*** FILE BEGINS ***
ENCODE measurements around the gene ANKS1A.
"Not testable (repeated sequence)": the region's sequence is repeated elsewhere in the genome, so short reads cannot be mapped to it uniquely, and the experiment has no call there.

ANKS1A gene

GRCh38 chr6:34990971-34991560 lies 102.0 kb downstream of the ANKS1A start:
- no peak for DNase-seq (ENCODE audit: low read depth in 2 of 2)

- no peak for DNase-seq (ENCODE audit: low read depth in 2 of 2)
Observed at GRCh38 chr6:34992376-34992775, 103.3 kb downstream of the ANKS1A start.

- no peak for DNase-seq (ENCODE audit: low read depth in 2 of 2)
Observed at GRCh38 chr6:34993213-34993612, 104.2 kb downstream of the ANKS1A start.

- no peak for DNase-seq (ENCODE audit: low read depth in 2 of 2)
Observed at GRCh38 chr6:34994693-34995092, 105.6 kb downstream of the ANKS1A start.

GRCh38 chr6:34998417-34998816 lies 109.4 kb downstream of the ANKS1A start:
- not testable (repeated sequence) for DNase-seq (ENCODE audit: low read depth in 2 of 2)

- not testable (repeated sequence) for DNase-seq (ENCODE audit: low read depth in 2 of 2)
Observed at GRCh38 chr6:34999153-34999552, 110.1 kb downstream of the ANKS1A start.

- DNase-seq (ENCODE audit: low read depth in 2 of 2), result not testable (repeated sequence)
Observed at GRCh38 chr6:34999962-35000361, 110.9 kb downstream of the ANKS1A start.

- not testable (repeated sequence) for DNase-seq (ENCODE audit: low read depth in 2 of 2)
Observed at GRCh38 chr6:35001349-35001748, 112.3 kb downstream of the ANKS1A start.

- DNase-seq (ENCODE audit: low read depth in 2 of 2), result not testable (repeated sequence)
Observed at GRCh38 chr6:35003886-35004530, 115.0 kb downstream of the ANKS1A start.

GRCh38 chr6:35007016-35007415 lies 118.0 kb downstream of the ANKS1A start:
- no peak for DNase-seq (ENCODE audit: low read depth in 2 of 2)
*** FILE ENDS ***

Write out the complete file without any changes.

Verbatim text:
ENCODE measurements around the gene ANKS1A.
"Not testable (repeated sequence)": the region's sequence is repeated elsewhere in the genome, so short reads cannot be mapped to it uniquely, and the experiment has no call there.

ANKS1A gene

GRCh38 chr6:34990971-34991560 lies 102.0 kb downstream of the ANKS1A start:
- no peak for DNase-seq (ENCODE audit: low read depth in 2 of 2)

- no peak for DNase-seq (ENCODE audit: low read depth in 2 of 2)
Observed at GRCh38 chr6:34992376-34992775, 103.3 kb downstream of the ANKS1A start.

- no peak for DNase-seq (ENCODE audit: low read depth in 2 of 2)
Observed at GRCh38 chr6:34993213-34993612, 104.2 kb downstream of the ANKS1A start.

- no peak for DNase-seq (ENCODE audit: low read depth in 2 of 2)
Observed at GRCh38 chr6:34994693-34995092, 105.6 kb downstream of the ANKS1A start.

GRCh38 chr6:34998417-34998816 lies 109.4 kb downstream of the ANKS1A start:
- not testable (repeated sequence) for DNase-seq (ENCODE audit: low read depth in 2 of 2)

- not testable (repeated sequence) for DNase-seq (ENCODE audit: low read depth in 2 of 2)
Observed at GRCh38 chr6:34999153-34999552, 110.1 kb downstream of the ANKS1A start.

- DNase-seq (ENCODE audit: low read depth in 2 of 2), result not testable (repeated sequence)
Observed at GRCh38 chr6:34999962-35000361, 110.9 kb downstream of the ANKS1A start.

- not testable (repeated sequence) for DNase-seq (ENCODE audit: low read depth in 2 of 2)
Observed at GRCh38 chr6:35001349-35001748, 112.3 kb downstream of the ANKS1A start.

- DNase-seq (ENCODE audit: low read depth in 2 of 2), result not testable (repeated sequence)
Observed at GRCh38 chr6:35003886-35004530, 115.0 kb downstream of the ANKS1A start.

GRCh38 chr6:35007016-35007415 lies 118.0 kb downstream of the ANKS1A start:
- no peak for DNase-seq (ENCODE audit: low read depth in 2 of 2)